Category: Latest

Neil Doncaster: A(nother) Premier League Chief Executive Under Pressure

Scottish club football’s top man, Neil Doncaster, has little other than nominal occupation in common with slimy sexist Richard Scudamore. Both are English and league chief executives. But Doncaster, the Scottish Professional Football League (SPFL) boss, now has the opportunity to fashion another similarity, the ability to get away with just about anything. Scudamore, we now know, can do what he likes, how and to whom he likes. Doncaster tried this in 2012, bending over backwards, sideways and eachways to keep Rangers in the Scottish Premier League (SPL) after their liquidation was confirmed. However, more Doncaster machinations recently emerged. On May 16th the “Celtic Research” (CR) twitter account patiently – 140 characters-at-a-time – told previously unpublished tales of the November 2011 SPL broadcasting rights deal – a hurriedly-signed extension to the existing five-year deal signed with SKY and ESPN in July 2009. The deal attracted controversies – especially a clause guaranteeing four Rangers/Celtic “Old Firm” games, which Doncaster claimed was in existence for a decade. Doncaster has not revealed the precise date of its introduction, however. CR also revealed the SPL’s, now the SPFL’s, subsidies to ESPN to show Rangers games. When SPL and Scottish Football League (SFL) clubs voted a replacement Rangers into Scottish club football’s bottom tier in July 2012, Doncaster and the SPL made it more financially viable for ESPN to transmit Rangers games. The first...

Read More

The 200% World Cup: England & Jimmy Hill The Redeemer

Banks, Cohen, Wilson, Stiles, J. Charlton, Moore, Ball, R. Charlton, Hurst, Peters, Hunt. The eleven names any football-obsessed English youngster knows. Although a significant proportion of these youngsters are now in their thirties and forties. Yes, forty-eight years is a long time. Two generations have come and gone since England accidentally won the World Cup on Saturday 30th July, 1966.  If that day was also you date of birth, it is eminently possible that you are a grandparent now. Imagine that. There are children about to grow up in England whose grandparents won’t be able to tell them first-hand about The Day England Won The World Cup. But wait! Hold thine horses, because unless I am very much mistaken there is another World Cup to be held. It starts in a few days and could prove the salvation of a generation of grandparents everywhere, because England have qualified and are a mere 7 (seven) victories away from winning it. No, you shut up. What would England winning the World Cup be like? It’s no use asking your grandparents, even. If you’re anything like me, all your grandparents are now dead for starters, but it goes beyond that. The world of football has changed beyond recognition since July 1966. It is even arguable that England’s (first/only) World Cup win was the Big Bang that created this universe. The key difference...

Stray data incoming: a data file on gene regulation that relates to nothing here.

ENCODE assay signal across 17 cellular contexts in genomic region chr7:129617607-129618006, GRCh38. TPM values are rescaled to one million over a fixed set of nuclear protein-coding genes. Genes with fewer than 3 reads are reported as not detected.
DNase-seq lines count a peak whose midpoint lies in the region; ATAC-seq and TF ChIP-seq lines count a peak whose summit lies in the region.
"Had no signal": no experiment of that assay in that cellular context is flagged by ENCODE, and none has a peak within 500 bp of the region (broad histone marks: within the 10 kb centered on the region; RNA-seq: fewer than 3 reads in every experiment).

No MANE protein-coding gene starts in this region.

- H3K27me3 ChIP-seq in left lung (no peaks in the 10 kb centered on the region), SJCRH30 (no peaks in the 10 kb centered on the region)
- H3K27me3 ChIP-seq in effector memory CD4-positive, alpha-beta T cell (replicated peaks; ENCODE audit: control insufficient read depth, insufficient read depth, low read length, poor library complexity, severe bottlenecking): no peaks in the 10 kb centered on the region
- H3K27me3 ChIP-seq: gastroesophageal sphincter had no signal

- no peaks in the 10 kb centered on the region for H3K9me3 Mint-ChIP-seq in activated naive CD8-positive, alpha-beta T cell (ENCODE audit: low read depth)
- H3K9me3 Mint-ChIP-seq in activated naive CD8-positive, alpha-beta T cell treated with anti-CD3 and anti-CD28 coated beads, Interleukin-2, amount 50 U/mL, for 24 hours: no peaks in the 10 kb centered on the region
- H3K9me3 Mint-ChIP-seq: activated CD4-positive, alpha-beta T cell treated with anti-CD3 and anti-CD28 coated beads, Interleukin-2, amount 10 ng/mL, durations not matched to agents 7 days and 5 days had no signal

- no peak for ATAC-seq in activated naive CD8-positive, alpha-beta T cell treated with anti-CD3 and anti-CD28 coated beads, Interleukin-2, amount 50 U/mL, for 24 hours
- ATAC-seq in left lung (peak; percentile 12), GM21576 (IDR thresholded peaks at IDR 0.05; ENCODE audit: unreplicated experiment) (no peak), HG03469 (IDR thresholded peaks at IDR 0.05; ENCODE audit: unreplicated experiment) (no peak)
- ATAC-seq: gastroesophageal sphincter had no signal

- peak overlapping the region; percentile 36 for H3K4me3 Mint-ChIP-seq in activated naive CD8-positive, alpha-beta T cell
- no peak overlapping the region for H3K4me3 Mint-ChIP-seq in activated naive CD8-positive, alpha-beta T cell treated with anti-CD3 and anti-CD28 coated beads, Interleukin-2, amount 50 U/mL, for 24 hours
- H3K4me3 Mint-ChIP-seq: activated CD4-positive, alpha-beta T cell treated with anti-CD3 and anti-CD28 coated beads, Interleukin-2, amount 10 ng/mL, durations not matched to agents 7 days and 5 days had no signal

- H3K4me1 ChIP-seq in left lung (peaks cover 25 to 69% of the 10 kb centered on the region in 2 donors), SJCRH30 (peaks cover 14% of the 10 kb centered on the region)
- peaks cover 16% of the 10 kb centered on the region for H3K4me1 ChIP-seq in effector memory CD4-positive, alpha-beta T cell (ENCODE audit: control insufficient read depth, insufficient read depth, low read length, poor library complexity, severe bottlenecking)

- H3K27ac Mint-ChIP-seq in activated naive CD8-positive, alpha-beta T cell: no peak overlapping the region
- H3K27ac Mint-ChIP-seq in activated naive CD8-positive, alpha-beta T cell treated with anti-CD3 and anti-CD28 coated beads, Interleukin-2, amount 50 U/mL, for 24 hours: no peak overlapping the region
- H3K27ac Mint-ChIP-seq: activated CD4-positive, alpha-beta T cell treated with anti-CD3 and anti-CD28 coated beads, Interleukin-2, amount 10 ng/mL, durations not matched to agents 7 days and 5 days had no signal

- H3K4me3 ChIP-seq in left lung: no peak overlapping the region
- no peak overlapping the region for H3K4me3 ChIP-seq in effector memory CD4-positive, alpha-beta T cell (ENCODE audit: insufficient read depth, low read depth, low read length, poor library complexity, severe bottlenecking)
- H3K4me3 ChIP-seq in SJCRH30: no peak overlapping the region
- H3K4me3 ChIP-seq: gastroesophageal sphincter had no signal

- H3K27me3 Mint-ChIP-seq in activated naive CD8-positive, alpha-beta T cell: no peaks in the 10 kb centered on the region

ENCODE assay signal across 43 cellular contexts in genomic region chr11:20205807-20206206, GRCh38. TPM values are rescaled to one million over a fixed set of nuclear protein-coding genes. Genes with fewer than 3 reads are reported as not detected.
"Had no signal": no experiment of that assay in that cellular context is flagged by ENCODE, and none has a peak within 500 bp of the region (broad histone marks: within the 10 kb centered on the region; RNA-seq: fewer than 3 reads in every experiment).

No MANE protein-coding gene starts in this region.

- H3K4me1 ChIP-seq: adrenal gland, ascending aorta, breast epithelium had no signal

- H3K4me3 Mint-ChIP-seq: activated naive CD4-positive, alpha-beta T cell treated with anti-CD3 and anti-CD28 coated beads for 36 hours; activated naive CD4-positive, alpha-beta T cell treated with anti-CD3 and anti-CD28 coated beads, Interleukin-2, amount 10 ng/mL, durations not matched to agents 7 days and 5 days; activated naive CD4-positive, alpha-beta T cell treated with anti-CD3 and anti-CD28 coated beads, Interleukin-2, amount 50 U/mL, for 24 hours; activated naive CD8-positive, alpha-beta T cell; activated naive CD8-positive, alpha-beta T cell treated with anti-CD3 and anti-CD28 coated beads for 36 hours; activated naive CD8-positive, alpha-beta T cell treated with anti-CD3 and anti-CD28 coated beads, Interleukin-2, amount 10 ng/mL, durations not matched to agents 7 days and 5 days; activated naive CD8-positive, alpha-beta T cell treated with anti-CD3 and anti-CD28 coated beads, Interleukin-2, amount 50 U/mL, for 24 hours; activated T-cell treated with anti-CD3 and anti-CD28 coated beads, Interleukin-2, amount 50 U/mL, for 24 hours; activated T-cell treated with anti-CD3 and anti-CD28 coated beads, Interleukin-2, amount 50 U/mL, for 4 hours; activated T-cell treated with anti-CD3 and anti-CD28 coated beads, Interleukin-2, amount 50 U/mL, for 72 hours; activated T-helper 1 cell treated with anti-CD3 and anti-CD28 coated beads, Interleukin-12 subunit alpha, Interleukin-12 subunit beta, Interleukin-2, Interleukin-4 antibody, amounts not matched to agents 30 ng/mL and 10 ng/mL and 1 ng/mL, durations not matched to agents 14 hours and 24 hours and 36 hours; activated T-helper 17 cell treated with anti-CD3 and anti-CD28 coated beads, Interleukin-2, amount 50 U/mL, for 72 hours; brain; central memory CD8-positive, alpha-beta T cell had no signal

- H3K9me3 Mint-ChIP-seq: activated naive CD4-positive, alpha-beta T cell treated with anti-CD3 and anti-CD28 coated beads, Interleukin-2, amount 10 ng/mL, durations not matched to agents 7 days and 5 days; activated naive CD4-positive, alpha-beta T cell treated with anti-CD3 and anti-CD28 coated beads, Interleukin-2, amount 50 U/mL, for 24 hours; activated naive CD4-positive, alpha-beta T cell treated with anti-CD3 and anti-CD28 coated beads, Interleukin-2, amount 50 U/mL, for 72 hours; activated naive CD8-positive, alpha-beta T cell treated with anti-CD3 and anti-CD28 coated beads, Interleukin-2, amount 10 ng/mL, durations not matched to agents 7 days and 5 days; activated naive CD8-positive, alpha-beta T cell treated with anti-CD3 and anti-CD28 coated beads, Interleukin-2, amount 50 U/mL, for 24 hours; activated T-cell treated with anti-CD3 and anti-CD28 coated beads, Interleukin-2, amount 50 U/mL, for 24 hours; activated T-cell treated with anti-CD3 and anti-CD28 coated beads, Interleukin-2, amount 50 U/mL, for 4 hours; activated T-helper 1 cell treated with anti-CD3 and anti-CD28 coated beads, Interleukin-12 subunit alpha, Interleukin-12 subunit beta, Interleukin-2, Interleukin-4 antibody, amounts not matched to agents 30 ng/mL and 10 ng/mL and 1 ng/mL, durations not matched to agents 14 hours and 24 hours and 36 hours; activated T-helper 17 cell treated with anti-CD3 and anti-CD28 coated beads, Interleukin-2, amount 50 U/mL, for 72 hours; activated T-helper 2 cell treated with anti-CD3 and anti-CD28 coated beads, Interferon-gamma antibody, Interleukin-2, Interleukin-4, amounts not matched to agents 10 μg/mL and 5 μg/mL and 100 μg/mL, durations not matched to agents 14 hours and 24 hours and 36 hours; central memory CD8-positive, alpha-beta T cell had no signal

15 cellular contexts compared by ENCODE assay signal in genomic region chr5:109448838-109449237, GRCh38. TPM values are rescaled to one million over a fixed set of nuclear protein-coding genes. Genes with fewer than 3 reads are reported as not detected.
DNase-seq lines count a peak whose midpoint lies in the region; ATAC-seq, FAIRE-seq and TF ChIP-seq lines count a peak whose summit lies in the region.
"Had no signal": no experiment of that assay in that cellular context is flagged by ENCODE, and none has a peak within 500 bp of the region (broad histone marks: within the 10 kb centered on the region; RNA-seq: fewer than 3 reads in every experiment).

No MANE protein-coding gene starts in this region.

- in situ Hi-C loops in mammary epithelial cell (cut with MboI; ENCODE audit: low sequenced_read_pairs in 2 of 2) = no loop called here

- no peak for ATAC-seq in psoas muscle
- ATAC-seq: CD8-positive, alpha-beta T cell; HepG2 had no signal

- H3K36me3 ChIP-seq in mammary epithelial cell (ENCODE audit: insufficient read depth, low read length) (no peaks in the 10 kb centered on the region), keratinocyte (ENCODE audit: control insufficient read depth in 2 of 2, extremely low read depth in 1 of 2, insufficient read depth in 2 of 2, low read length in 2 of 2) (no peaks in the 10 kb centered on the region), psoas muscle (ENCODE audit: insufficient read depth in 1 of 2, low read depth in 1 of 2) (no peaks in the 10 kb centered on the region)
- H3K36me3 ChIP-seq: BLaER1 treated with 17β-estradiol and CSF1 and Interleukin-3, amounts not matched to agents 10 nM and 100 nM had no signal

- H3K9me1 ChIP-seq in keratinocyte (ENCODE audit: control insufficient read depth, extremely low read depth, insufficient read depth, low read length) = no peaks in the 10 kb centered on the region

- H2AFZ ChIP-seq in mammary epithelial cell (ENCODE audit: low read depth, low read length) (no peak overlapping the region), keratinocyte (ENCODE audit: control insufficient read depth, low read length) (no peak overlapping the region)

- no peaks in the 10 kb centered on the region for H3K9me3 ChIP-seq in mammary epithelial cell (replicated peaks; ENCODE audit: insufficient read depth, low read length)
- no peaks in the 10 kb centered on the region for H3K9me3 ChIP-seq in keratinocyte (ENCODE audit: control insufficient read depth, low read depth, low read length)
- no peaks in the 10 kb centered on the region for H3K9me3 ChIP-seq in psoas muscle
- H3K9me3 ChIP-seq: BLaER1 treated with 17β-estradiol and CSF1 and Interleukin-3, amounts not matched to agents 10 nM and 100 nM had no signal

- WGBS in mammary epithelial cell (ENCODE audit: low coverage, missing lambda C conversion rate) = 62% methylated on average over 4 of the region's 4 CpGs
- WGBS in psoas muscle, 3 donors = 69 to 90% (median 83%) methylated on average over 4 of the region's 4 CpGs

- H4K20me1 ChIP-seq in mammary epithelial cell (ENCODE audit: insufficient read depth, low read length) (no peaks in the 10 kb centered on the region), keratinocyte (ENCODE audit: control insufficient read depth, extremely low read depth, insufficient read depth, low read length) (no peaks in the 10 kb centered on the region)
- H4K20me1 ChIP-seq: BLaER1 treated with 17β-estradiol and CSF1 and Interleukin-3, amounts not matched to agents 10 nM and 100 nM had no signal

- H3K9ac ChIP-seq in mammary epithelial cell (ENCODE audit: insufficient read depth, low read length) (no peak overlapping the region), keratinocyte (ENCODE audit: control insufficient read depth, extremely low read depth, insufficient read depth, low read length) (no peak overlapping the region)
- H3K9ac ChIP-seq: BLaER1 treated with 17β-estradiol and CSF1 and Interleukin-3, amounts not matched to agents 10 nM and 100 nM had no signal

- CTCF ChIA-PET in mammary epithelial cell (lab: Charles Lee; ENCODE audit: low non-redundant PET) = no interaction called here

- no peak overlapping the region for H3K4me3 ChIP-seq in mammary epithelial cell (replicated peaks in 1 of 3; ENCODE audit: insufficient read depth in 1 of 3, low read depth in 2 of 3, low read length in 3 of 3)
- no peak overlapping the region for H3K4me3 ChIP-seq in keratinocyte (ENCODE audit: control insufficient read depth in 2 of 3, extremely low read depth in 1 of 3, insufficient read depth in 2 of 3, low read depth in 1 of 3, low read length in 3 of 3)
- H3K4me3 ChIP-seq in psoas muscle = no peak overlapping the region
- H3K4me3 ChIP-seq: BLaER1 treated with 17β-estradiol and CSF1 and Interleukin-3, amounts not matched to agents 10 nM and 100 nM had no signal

Read More

British Television & The World Cup, Part One – A Difficult Birth

In eleven days time, the 2014 World Cup Finals begins in Brazil, and the eyes of the world will be watching. An estimated armchair audience of at least a gazillion viewers – or at least that’s how the size of the viewing audience will be spun by those with a vested interest in making sure that advertisers believe that improbably high numbers of people have been watching matches – will tune in, and it’s difficult for those under a pensionable age to remember a time during when this wasn’t the case. However, the Home Nations’ refusal to play in the first three tournaments coupled with the technological constraints of the earlier days of the medium meant that the first four World Cup finals were not shown at all in the United Kingdom. A dispute over payments to amateur players in 1928 – ‘broken time payments,’ by which loss of pay and expenses would be met – for those who played but didn’t make a living from the game – had led to the withdrawal of the home nations, and this meant that England, Scotland, Wales and Northern Ireland all sat out the first three World Cup tournaments, even though FIFA did attempt to coax the FA, the SFA, the FAW and the IFA back into the fold. It took until 1946 for a little common sense to win through,...

Read More